Battery Capacity Kerfuffle

Mark D Larsen

Your Mileage May Vary
(Click to enlarge)

In early 2012, some early adopters in Phoenix noticed that their Leafs had lost their first capacity bar prematurely, supposedly because of the hot climate in Arizona. This worrisome concern soon snowballed into well over 400 pages of discussion in the “My Nissan Leaf” forum.

Nissan should have immediately addressed the issue, but it took the automaker several months to finally announce that they would analyze several of the affected Leafs in the lab at their Arizona Testing Center. Nonetheless, with mounting frustration over the delays, a few of those owners decided to contact the news media, and the Arizona CBS affiliate, KPHO, aired a segment with their complaints on July 18, 2012. Two days later, the station ran a follow-up story. I had to groan upon viewing these broadcasts. The news reports turned the issue into another “runaway Prius” news blitz in front of the public eye. Consequently, any potential car buyers who viewed these segments probably crossed the Leaf off their list of vehicles to consider.

Nissan eventually completed its analysis, but —most lamentably— also delayed in releasing the data to the public. Nonetheless, Executive Vice President Andy Palmer hinted at the results in a statement to the Australian automotive website Drive on September 4, when he claimed that the hot weather in Arizona was causing a “faulty battery level display” rather than an abnormally accelerated drop in capacity.

A handful of the owners objected to Palmer’s statement. To thus prove to Nissan that their complaints were legitimate, they decided to conduct their own experiment . Afterwards, they posted the results in the “My Nissan Leaf” forum. On the one hand, the testers admitted that “Andy Palmer was right... they have poor instruments.” Yet they also insisted that “he was wrong about the batteries.” When I examined their data, I could not understand said conclusion.

For example, as a benchmark they used Nissan’s own range estimates according to its Technical Bulletin NTB11-076a. That bulletin states that, at 4 miles-per-kWh, in 70° temperatures, a fully charged, brand new Leaf should achieve 76-to-84 miles of range. The owners therefore attempted to duplicate these same parameters in their experiment: 4 miles-per-kWh speeds in Leafs charged to 100%.

However, to interpret the results, they then compared them to the very highest range of Nissan’s estimate (84 miles). I deemed this a mistake. Nissan gives a range of the range for a reason, i.e., your-mileage-may-vary. To be as fair and accurate as possible, it is thus necessary to compare the results to the full scale of projected ranges —not just the top number.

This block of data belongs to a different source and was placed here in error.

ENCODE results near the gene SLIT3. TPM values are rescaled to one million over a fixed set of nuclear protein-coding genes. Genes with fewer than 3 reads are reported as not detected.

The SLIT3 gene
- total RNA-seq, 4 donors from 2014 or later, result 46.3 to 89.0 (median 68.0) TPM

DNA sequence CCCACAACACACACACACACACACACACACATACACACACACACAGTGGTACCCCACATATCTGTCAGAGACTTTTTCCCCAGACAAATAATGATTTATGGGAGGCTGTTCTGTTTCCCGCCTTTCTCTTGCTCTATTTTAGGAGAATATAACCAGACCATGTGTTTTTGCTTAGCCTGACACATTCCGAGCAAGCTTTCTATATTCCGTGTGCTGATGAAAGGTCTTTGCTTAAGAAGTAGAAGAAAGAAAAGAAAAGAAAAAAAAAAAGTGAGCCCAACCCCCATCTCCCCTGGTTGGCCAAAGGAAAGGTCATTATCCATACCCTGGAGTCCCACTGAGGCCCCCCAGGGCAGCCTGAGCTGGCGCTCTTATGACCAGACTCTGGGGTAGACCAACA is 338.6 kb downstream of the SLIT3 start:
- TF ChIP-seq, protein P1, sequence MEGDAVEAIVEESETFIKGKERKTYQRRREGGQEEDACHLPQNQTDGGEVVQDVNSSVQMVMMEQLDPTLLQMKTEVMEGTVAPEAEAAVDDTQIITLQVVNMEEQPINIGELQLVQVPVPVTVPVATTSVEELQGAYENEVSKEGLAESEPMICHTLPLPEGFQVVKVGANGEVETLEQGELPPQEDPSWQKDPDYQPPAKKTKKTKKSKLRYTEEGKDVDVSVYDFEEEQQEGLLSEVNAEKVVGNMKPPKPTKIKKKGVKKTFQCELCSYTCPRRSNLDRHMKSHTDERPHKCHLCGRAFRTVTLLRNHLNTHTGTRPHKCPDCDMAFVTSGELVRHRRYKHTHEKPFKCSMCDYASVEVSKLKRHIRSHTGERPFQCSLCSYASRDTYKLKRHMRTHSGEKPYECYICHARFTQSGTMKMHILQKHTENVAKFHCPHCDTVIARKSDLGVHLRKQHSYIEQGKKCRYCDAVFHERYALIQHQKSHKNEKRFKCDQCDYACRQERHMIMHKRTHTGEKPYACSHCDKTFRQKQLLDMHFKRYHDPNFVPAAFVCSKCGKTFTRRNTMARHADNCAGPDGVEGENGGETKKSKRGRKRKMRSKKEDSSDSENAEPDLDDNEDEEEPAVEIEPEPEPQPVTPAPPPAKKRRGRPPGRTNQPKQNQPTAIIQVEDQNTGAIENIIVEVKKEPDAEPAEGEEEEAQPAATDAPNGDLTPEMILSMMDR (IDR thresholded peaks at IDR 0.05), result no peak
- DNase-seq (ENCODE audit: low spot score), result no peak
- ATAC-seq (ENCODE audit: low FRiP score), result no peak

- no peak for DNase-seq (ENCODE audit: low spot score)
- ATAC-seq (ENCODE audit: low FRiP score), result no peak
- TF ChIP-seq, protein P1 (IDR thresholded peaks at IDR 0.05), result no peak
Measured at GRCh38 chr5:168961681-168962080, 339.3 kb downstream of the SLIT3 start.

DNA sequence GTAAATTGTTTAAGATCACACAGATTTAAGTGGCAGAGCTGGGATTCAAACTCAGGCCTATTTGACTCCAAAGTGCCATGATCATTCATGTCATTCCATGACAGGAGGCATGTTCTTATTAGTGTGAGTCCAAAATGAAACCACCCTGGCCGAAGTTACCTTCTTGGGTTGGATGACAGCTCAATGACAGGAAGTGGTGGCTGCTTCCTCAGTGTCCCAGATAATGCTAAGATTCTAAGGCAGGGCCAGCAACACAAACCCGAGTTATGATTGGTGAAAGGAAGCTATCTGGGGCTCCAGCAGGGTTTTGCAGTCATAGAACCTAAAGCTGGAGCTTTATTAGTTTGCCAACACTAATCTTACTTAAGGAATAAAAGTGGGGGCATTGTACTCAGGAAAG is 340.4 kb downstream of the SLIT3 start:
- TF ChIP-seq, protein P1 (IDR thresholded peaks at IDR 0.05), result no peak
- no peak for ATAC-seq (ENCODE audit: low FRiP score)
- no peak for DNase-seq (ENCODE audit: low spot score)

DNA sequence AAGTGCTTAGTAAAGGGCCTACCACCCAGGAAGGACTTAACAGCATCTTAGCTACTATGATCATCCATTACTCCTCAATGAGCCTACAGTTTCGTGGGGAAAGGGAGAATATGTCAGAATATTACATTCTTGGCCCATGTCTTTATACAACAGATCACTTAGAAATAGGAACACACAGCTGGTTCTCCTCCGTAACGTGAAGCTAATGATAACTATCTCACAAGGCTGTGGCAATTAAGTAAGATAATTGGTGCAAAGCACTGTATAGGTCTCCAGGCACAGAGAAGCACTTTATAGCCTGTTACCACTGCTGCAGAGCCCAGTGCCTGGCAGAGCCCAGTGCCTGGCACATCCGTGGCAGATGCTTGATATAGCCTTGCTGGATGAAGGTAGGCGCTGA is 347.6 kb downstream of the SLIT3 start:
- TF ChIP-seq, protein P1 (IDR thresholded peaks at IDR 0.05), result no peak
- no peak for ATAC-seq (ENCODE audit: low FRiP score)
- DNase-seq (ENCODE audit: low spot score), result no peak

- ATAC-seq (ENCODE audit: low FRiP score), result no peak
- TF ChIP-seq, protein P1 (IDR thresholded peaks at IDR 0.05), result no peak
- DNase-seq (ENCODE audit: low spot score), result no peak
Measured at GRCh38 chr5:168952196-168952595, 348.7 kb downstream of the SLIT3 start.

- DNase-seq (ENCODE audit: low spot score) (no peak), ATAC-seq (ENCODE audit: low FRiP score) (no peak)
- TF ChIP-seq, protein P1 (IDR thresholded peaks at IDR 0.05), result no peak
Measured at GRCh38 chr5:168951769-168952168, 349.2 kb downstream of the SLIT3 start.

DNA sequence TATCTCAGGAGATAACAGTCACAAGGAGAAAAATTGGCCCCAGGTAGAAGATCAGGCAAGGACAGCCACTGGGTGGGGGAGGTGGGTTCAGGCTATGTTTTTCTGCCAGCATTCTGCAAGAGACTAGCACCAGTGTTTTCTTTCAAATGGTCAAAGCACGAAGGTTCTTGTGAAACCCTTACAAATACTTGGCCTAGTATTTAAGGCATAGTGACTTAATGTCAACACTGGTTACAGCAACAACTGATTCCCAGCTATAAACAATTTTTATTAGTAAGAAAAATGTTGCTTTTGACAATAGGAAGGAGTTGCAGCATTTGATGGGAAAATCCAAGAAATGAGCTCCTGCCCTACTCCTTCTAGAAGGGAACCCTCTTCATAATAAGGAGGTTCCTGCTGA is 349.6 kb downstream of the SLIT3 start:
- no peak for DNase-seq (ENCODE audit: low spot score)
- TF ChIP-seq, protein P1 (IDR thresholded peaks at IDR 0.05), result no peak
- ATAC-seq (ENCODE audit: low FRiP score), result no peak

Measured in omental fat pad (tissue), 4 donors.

Moreover, it is also crucial to factor in the mileage of each Leaf tested. Nissan had made it clear from the beginning that battery capacity will diminish with time and miles driven. The automaker estimates that, if owners drive an average of 12,500 miles per year under normal conditions, the capacity will drop to around 80% after 5 years, and about 70% after 10 years. It is therefore possible to extrapolate from the declared benchmarks of 100% (0 miles), 80% (62,500 miles), and 70% (125,000 miles) the corresponding drop in capacity from month-to-month over time. The following graph plots the polynomial curve that intersects those three benchmarks:

The very long table down the right side shows the results when applying, over time and miles, the above polynomial curve to the 76-to-84 mile range projected by Nissan at 4 miles-per-kWh in its technical bulletin.

Using the extrapolated calculations in that table, we can now compare the actual ranges achieved in the test vehicles with their corresponding percentages according to mileage. The following lists the results side-by-side, from the lowest mileage vehicle to the highest.

Below is a scatter plot that illustrates those results along the polynomial curve (in green) for the projected range loss according to mileage. We can see (in blue) that 7 of the 12 Leafs actually achieved ranges within their projected scales. Of those, one is actually higher than its scale, three are in the middle, and three toward the bottom. Of the remaining 5 Leafs, three (in purple) are in such close proximity to the low end that the differences are practically negligible. However, two vehicles (in red) fell notably below the predicted spread: Blue494 and White272 . Oddly, this latter vehicle had the same mileage on its odometer as White626 which fell well within its projected scale.

In general, the results for these Leafs seem to show that, contrary to the testers’ conclusions, most of them actually fell within “normal” parameters for their mileage. As for the two glaring exceptions to the rule, I would hypothesize that there must be additional factors involved beyond hot temperatures. For example, it would be informative to know those vehicles’ usual driving speeds, D vs. ECO mode, the use of climate control, locations and temperatures when charging, 100% vs. 80% charging, the number of charges per day, and/or Level 1 vs. Level 2 vs. Level 3 charging.

We can also assess how accurate the capacity bars were in those Leafs. The Nissan Leaf Service Manual reportedly clarifies that the first bar represents a 15% loss, and the remaining bars a 6.25% loss each. By applying such percentages to the number of capacity bars in each of the vehicles tested, we can compare the range they are supposed to represent with the miles actually achieved:

The two newer Leafs (Black782 and Blue842) still had all 12 capacity bars visible, so there was no need to include them in the above table. We can see that all of the other Leafs with missing capacity bars actually drove farther than their gauges indicated would be possible. This would suggest that Andy Palmer was right: the Leaf has a faulty battery level display.